Sunday, 26 March 2017
He is the image of the invisible God, the firstborn over all creation. Colossians 1:15
Words have meaning, and those words cannot be disassociated from the context of what is being said without destroying the intent of the author. Paul’s words in this verse, and in the verses to come, are precise. They are intended to cut through heresies which were already being introduced concerning Christ Jesus at that early date. In order for those at Colossae, and all believers in all ages since then, to understand proper Christological doctrine, he now writes these words about Jesus Christ.
He says that “He is the image of the invisible God.” The word is eikon. It is a word which “assumes a prototype, of which it not merely resembles, but from which it is drawn.” It is then “More than a ‘shadow,’ rather it is a replication” (HELPS Word Studies). This replication reflects what it is replicating for us to understand. There is a stress on the words “the invisible God” to lead us to grasp that Jesus Christ is revealing that which would otherwise be unknown.
God’s perfections and His very Being are seen in Christ, being completely and accurately displayed in Him. This is explained in several different ways in the Bible. A few examples are –
“No one has seen God at any time. The only begotten Son, who is in the bosom of the Father, He has declared Him.” John 1:18
“He who has seen Me has seen the Father.” John 14:9
“I and My Father are one.” John 10:30
What is being conveyed to us is that God is, but we cannot see Him. In order for us to understand Him in an intimate and personal way, He united with His creation in the womb of Mary, coming as Christ Jesus. Therefore, He is the image, or replication, of what we could otherwise not see. He explains the Father to us because He is one with the Father, having come from the Father. The choice of wording Paul gives here, and the many references elsewhere in Scripture are calling out for us to believe that Jesus Christ is God, nothing less. When referring to God, Hebrews 1:3 calls the Son “the brightness of His glory and the express image of His person.” Paul repeats this in 2 Corinthians 4:4. God is, and Jesus is God.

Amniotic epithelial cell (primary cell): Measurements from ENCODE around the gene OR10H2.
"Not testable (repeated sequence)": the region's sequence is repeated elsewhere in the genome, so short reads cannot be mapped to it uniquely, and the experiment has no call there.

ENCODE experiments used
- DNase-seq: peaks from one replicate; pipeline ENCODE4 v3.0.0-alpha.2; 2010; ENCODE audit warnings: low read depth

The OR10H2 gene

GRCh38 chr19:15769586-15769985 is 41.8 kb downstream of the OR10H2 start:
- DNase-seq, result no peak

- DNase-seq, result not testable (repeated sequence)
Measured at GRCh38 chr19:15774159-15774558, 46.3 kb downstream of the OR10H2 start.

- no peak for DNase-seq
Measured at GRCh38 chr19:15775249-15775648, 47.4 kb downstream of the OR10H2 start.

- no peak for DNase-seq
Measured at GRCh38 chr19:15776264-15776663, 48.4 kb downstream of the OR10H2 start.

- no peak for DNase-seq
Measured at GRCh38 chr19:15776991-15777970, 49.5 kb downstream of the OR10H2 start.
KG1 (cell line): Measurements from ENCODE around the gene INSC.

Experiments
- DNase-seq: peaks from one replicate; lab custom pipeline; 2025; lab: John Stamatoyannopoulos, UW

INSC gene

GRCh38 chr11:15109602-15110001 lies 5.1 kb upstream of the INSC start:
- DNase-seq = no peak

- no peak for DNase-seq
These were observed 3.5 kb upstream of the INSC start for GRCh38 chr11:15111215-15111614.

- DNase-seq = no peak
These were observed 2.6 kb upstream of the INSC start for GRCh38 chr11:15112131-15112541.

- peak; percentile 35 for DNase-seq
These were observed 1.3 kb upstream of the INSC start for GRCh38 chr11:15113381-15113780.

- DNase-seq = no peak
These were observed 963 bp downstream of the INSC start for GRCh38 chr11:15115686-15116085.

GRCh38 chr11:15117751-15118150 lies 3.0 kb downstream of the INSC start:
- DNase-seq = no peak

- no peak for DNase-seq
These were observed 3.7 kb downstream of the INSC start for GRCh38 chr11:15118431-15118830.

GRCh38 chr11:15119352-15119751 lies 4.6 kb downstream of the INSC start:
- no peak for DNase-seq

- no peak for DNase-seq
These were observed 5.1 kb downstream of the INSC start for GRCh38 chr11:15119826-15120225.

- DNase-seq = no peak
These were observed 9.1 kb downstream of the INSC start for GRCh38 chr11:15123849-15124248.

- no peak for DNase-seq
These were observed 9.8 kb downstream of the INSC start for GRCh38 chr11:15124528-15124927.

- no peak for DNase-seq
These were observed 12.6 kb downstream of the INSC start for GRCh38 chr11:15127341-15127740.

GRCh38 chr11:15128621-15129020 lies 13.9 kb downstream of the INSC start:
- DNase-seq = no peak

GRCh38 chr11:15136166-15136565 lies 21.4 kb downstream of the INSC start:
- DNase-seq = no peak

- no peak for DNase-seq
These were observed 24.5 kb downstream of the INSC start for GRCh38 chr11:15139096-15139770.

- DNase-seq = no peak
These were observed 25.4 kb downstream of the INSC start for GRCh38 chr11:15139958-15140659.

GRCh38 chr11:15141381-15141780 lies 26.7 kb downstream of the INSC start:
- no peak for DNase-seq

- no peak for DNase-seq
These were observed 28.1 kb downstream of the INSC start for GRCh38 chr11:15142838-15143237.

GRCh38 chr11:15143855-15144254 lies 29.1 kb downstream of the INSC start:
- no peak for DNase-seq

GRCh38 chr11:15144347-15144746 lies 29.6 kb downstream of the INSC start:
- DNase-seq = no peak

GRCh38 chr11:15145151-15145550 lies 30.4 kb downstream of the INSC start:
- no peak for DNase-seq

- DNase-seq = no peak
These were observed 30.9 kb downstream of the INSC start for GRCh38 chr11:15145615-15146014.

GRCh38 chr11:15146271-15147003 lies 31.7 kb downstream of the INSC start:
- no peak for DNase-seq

Paul next notes that He is “the firstborn over all creation.” The term is prototokos, coming from two words, prótos – “first” or “preeminent,” and tiktó – “bring forth.” As the scholar Bengel notes, “The pro, which is contained in prototokos, governs the genitive ktiseos. Time is an accident of the creature. Therefore the origin of the Son of God precedes all time.” In other words, Paul is not saying that Jesus is the Firstborn of all that is created, but He is the Firstborn prior to all that is created; He is eternal, having issued from the Father, and having preceded time itself.
Vincent’s Word Studies notes that, “As image points to revelation, so first-born points to eternal preexistence.” This is logically supported by the words coming in the next verse. If this were not true, then Paul could not continue on with what he will next say, and yet he will. Further, the pattern used here in Colossians 1 is repeated in Hebrews 1 and John 1, showing that it is not a mistake by Paul, but it is rather logical and proper. There is Christ, and then there is creation which follows. Logically, Christ then is God, having issued from the Father prior to the creation of time itself.
Life application: To rob Jesus Christ of His deity is to rob God of His glory. All of the work of Jesus Christ would be ascribed to a created being, but Scripture clearly shows that salvation is of the Lord, not of a creature created by Him. If you do not accept the deity of Jesus Christ, you call God a liar. The word is clear and unambiguous concerning Jesus’ deity. If you disbelieve, the error is not with the word, but with you. Stop listening to whatever cult you have been trained by, and accept the Word of God alone.
I believe that Jesus Christ is Lord. Amen.